ton Six thus far showed that a good deal can be accomplished 
voluntarily to plan the allocation and sharing of resources on 
a geographical basis. 

Mr. Thompson was asked to report on the Consolidation 
of Certain Services of Worcester City Hospital and UM/Worcester 
Teaching Hospital . He outlined the stages of discussion and 
exploration of mutually-beneficial forms of collaboration. Rep- 
resentatives of the two groups had held their first meeting to 
begin these uiscussions. Trustees Popko and Robertson had been 
present. Trustee Popko reported that the first meeting had 



-4- 



UNIVERSITY OF MASSACHUSETTS 



largely been devoted to establishing protocols for future 
meetings of the group including developing agenda to facilitate 
information exchanges. Trustee Robertson commented that he 
anticipated once the two groups were comfortable with one an- 
other, the meetings would lead to the identification of areas 
of non-clinical and clinical sharing. 

Chancellor Van Ummersen gave a brief Progress Report 
on Long-Range Planning at UM/Boston . She reported that there 
had been three major steps in the development of the plan. The 
first was a focus statement defining how the campus would 
evolve over the next five years. The second step was an 
examination and assessment of programmatic, personnel and 
fiscal resources in an attempt to identify what needed to be 
done and what gains had been achieved. The final step was the 
amalgamation of these two steps with the set of priorities 
identified last fall on the campus. She reported that she 
expected a draft to be presented for review by the Deans and 
the President's Office by March 19. They would have two weeks 
to review the draft and respond before the final draft would be 
completed on April 12. She noted that although the plan will 
have been reviewed by the Assembly Planning Committee, it will 
not have had wide circulation on the campus by that date.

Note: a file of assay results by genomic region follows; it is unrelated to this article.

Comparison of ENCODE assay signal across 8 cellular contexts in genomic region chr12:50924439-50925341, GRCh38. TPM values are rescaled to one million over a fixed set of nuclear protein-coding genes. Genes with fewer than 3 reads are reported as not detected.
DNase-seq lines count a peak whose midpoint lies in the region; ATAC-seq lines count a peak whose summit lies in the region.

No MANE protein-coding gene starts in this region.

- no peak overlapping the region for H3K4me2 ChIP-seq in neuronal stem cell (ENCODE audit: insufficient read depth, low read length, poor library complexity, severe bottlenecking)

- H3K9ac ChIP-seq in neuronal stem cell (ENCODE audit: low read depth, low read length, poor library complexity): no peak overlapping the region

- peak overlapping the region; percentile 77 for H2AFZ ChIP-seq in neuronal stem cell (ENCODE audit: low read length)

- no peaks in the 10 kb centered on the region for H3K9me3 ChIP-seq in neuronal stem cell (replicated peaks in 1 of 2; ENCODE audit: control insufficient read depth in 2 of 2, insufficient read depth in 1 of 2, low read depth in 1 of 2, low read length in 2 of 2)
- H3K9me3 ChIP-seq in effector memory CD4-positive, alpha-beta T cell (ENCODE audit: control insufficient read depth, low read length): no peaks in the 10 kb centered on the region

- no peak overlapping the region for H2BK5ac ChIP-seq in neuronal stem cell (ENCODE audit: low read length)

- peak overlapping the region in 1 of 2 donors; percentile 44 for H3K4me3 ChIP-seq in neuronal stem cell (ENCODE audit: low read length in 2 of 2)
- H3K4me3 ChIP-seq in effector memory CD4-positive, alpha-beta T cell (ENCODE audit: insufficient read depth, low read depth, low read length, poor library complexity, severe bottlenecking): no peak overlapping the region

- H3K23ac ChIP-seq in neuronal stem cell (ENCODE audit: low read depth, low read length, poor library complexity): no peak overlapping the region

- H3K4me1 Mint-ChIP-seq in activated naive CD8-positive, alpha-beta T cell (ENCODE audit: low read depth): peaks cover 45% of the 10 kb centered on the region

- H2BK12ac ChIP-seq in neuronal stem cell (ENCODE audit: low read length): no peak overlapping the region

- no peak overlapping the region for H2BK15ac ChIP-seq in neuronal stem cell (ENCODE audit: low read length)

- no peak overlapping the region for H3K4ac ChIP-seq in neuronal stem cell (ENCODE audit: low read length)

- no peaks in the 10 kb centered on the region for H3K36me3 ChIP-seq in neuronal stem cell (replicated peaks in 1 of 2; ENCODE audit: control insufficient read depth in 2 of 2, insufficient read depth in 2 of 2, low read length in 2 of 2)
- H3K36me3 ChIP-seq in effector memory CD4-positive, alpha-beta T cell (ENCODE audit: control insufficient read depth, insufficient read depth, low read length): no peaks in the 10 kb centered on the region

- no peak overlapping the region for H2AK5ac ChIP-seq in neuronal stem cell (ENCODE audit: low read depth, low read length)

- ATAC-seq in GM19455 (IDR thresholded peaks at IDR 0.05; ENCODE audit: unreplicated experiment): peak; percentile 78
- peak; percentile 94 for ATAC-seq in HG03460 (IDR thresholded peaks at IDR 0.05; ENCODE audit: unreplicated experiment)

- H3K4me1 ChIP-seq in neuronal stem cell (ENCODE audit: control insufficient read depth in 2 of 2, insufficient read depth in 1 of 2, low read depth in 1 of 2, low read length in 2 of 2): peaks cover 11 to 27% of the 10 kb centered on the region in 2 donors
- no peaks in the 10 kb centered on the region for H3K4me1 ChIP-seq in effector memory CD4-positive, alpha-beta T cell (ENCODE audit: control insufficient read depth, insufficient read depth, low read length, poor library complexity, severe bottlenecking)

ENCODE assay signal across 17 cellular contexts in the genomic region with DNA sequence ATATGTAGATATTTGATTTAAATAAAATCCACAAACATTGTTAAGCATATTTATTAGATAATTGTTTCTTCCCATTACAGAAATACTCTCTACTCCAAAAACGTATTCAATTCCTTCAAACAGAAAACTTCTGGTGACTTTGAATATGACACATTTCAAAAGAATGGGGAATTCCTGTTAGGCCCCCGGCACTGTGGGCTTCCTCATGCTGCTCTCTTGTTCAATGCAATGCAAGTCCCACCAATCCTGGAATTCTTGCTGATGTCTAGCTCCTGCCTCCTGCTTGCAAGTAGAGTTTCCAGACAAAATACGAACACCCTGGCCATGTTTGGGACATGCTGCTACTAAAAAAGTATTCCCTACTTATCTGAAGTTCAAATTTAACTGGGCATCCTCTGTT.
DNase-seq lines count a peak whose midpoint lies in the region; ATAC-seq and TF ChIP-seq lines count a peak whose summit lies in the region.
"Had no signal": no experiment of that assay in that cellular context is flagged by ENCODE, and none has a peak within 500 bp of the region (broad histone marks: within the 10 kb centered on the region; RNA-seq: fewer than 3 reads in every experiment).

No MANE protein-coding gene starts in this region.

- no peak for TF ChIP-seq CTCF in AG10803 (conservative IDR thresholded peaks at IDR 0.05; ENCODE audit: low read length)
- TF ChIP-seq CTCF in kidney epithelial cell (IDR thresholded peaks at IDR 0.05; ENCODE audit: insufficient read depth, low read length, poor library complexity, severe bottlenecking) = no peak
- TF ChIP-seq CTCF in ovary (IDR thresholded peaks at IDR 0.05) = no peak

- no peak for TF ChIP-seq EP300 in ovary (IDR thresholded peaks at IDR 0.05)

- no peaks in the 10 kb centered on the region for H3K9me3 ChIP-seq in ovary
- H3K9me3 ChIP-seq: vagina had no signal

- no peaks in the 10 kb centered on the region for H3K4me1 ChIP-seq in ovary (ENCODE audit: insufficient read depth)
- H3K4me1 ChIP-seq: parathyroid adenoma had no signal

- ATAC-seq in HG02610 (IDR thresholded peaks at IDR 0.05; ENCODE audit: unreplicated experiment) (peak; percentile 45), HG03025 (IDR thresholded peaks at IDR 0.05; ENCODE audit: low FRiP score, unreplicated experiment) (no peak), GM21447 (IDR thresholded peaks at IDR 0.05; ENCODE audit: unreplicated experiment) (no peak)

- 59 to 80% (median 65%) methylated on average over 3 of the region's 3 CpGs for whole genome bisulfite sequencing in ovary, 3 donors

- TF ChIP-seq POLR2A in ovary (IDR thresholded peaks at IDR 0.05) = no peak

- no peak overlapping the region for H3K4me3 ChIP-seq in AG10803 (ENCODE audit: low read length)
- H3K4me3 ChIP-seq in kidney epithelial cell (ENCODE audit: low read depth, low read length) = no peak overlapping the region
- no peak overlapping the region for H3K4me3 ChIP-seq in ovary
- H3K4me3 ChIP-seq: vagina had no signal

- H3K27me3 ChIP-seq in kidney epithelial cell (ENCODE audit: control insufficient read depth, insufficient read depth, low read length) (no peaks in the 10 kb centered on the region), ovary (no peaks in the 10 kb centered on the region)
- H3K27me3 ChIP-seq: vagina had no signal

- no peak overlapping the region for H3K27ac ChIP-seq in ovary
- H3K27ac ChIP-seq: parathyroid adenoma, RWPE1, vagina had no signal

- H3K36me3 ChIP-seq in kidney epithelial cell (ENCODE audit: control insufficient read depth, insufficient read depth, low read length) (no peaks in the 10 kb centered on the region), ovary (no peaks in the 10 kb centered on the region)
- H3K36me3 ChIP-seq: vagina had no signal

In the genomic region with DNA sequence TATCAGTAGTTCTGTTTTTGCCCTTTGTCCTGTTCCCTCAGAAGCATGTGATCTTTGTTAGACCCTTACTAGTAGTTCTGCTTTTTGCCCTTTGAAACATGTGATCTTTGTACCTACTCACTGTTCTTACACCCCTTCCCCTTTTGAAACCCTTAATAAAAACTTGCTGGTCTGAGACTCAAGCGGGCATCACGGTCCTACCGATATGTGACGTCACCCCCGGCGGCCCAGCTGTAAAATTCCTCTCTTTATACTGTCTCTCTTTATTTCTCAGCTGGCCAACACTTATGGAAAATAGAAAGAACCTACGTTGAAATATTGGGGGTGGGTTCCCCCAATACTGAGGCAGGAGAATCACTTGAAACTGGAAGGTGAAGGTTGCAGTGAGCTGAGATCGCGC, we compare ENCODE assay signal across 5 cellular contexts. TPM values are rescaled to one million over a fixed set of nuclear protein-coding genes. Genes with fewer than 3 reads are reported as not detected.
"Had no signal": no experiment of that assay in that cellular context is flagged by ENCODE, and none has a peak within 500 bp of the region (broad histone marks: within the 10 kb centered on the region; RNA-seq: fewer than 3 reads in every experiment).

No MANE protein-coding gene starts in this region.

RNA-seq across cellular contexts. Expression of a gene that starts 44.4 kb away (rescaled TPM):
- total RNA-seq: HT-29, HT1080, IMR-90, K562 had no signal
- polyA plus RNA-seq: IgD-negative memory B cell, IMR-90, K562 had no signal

Chancellor Goodman stated that he believed that it 
was absolutely vital for the new chancellor to be involved with 
the Long-Range Plan at UM/Worcester so that he had directed his 
efforts toward developing a planning process. He indicated 
that the recently completed Self-Study Report for accredit ion 
had defined some areas that would be further considered in the 
long range plan. 

There being no further business to discuss, the Com- 
mittee adjourned at 12:30 p.m. 




Ann S. Hurd 

Administrative Secretary to the 
Board of Trustees 



-5- 



LRP 
2/21/79 



UM/Boston— 
Progress 
Report on 
Long-Range 
Planning 



UM/Worcester- 

Long-Range 

Plan 



UNIVERSITY OF MASSACHUSETTS 



NDANCE: 



UNIVERSITY OF MASSACHUSETTS 



MINUTES OF MEETING OF TRUSTEE COMMITTEE 
ON BUILDINGS AND GROUNDS 



February 28, 1979; 12:00 noon 
Thirteenth Floor Conference Room 
Offices of University Administration 
250 Stuart Street 
Boston, Massachusetts 

Committee and Committee Staff: Chairman Kassler; Trustees 



Burack, Donlan, Sawtelle; Mr. Callahan representing Commissioner 
Anrig; Ms. Hurd, Administrative Secretary 

Absent Committee Members: Trustees McNulty and Romer 



Central Administration: Mr. Gilmore, Executive Assistant tc the 



President; Mr. Meehan, Senior Consultant; Mr. Stine, Assistant 
Vice President; Ms. Bradin, Vice President for Management; Mr. 
Cass, Executive Assistant to the President 

UM/ Amherst: Mr. Beatty, Vice Chancellor for Administration and 



Finance; Mr. Littlefield, Director of Planning 

UM/Boston: Mr. Prince, Director of Planning and Development 



Mr. Baxter, Vice Chancellor for Administration and Finance 
UM/Worcester: Mr. Burneson, Associate Vice Chancellor for 



Administration; Mr. Quinlan, Director of Physical Plant 

Chairman Kassler convened the meeting at approximately 
12:30 p.m. Since the proposed agenda was very long, he addressed 
the items that required immediate Trustee action. 

Mr. Prince reported on the status of the relocation of 
the State Archives to the Harbor Campus. He indicated that the 
Board had previously authorized the transfer of property for the 
archives in principle, and had provided the Secretary of State's 
office with a choice of two possible sites on Columbia Point. 
Although preliminary planning studies have been submitted to the 
Secretary of State, neither site had been formally selected, 



Trustee Burack commented that to her knowledge consid- 
erable differences of opinion exist among librarians as to the 
appropriateness of moving the Archives away from the State 
House. Trustee Kassler suggested that given the continuing 
sensitivity to relocating the Archives and the question of an 
adequate funding allocation, perhaps the Trustees should reconside£ 
the propriety of the Archives being a part of the Harbor Campus. 
He recommended that the campus continue to review the matter 
within the context of the plan for land use as well as projected 
academic space needs. He also noted that the Committee should